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Institutionalisation of Political Parties: Comparative Cases. Edited by Robert Harmel and Lars G. Svasand

Estimating the Dynamic Impact of Media Coverage on Public Opinion
 Using Exposure History Matrices and Flexible Distributed Lag Models

Elections
 
Media
 
Quantitative
 
Public Opinion
 
Survey Research
 
Presenter
Julia Partheymüller
University of Vienna
Authors
Julia Partheymüller
University of Vienna

Abstract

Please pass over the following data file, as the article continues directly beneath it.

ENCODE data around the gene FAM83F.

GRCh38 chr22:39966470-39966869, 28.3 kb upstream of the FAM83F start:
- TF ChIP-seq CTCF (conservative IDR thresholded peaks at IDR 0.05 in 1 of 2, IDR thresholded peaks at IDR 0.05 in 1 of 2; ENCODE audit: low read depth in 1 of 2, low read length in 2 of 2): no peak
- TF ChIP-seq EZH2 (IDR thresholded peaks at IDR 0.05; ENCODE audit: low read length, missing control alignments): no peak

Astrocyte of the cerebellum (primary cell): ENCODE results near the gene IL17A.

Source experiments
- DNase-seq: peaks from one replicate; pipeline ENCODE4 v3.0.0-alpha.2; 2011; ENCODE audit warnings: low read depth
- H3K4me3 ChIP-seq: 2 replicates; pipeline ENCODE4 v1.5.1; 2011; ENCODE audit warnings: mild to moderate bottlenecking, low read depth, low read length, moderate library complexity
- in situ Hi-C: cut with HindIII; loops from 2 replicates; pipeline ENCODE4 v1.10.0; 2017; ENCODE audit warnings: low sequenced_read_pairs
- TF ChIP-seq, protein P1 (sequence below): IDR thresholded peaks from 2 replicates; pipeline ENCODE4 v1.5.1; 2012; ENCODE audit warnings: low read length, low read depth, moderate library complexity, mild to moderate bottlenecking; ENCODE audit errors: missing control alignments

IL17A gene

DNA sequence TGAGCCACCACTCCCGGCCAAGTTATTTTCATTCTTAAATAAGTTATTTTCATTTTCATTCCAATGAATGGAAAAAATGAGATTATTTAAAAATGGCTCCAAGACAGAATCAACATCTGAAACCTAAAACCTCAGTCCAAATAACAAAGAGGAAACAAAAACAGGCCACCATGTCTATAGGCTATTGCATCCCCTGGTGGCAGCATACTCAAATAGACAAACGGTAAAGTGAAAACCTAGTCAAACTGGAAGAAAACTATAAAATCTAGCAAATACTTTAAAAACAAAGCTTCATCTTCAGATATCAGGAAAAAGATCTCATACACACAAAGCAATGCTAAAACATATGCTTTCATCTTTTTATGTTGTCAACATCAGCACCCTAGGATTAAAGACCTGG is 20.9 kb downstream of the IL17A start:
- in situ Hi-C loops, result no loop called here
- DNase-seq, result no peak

Scholars studying public opinion dynamics are often interested in assessing the effects of lagged covariates. Specifically, the goal may be to determine the time delay or the duration of effects. For this purpose, content analysis data of the media coverage can be linked to public opinion surveys through the creation of exposure history matrices. To evaluate the dynamic impact based on such exposure history matrices, different methods have been used. At one extreme, unconstrained lag models have been applied, potentially leading to an excessive number of parameters to be estimated. At another extreme, a functional form of the decay function has been imposed on the data which may, however, result in considerably biased estimates when the true underlying function differs from the imposed function. Against this background, this paper proposes the use of flexible distributed lag models to evaluate the influence of exposure histories taking a middle ground between these two extremes. The flexible distributed lag model allows to estimate a smooth curve of lag coefficients from the data with a parsimonious number of parameters. The paper discusses the advantages and limitations of different approaches and assesses the properties of flexible distributed lag models using a simulation study. As a practical example of how the flexible distributed lag model can be utilized to study real-world political dynamics, the duration of agenda-setting effects during an election campaign is analysed linking media content analysis and rolling cross-section data. The results show that the flexible distributed lag model allows to efficiently assess the duration of effects when theoretical priors about the functional form and the length of lagged effects are weak. The paper concludes that exposure history matrices in conjunction with the flexible distributed lag model provide a useful tool for the study of public opinion dynamics.
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